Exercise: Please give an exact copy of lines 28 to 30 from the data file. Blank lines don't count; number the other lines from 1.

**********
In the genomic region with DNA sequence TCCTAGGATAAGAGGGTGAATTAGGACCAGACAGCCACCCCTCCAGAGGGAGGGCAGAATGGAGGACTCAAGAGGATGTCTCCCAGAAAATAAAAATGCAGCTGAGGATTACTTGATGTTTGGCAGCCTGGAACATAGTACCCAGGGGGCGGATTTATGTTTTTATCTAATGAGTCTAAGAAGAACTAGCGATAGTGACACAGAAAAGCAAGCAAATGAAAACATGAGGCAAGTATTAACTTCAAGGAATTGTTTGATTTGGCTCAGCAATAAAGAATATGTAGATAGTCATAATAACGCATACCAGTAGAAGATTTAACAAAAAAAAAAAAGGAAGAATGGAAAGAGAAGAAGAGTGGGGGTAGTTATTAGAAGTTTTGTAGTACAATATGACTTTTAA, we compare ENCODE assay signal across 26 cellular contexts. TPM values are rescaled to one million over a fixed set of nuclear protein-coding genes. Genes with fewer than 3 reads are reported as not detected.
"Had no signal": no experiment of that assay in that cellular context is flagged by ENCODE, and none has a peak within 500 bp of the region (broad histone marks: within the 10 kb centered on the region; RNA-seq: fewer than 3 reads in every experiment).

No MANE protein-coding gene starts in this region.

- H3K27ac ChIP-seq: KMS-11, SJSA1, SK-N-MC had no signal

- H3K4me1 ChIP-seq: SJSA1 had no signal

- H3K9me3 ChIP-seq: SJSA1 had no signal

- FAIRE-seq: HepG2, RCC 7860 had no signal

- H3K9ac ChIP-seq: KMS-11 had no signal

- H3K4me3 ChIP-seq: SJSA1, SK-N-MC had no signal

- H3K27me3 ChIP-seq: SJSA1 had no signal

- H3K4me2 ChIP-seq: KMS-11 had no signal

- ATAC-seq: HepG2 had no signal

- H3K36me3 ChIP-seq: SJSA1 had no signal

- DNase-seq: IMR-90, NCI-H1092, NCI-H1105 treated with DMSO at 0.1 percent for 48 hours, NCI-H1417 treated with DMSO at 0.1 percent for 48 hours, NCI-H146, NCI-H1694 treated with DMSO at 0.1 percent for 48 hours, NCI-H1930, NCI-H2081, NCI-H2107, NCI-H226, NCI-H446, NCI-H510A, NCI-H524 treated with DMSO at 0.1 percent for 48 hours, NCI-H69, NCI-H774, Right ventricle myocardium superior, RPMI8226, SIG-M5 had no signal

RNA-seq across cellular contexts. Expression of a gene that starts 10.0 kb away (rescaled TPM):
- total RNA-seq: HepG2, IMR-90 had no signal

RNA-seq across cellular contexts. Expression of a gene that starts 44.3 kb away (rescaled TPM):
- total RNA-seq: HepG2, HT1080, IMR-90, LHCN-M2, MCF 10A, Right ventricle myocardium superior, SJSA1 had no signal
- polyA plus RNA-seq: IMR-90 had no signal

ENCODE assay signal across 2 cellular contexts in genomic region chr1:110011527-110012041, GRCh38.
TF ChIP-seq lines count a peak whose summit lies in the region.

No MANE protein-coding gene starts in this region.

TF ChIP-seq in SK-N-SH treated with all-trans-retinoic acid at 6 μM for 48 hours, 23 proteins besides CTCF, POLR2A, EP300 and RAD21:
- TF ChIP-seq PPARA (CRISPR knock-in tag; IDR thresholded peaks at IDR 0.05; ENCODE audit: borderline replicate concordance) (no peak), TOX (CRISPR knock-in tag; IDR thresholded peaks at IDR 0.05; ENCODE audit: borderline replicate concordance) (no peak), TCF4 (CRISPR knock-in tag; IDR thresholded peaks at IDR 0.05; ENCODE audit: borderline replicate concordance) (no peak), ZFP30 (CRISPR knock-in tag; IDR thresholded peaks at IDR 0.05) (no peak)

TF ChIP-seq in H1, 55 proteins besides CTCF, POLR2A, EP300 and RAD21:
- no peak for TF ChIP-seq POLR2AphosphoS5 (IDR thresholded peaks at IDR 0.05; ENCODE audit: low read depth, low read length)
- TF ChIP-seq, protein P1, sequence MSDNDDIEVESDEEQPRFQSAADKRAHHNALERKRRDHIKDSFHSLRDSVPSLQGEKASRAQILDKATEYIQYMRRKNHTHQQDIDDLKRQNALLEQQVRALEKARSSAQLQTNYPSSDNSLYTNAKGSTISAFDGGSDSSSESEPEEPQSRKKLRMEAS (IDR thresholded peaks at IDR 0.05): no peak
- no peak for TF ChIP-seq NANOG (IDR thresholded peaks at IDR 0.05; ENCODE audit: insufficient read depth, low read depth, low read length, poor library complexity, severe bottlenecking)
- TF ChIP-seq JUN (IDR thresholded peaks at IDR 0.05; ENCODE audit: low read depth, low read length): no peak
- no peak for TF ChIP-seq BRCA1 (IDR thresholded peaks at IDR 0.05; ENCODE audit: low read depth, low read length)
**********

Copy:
- no peak for TF ChIP-seq NANOG (IDR thresholded peaks at IDR 0.05; ENCODE audit: insufficient read depth, low read depth, low read length, poor library complexity, severe bottlenecking)
- TF ChIP-seq JUN (IDR thresholded peaks at IDR 0.05; ENCODE audit: low read depth, low read length): no peak
- no peak for TF ChIP-seq BRCA1 (IDR thresholded peaks at IDR 0.05; ENCODE audit: low read depth, low read length)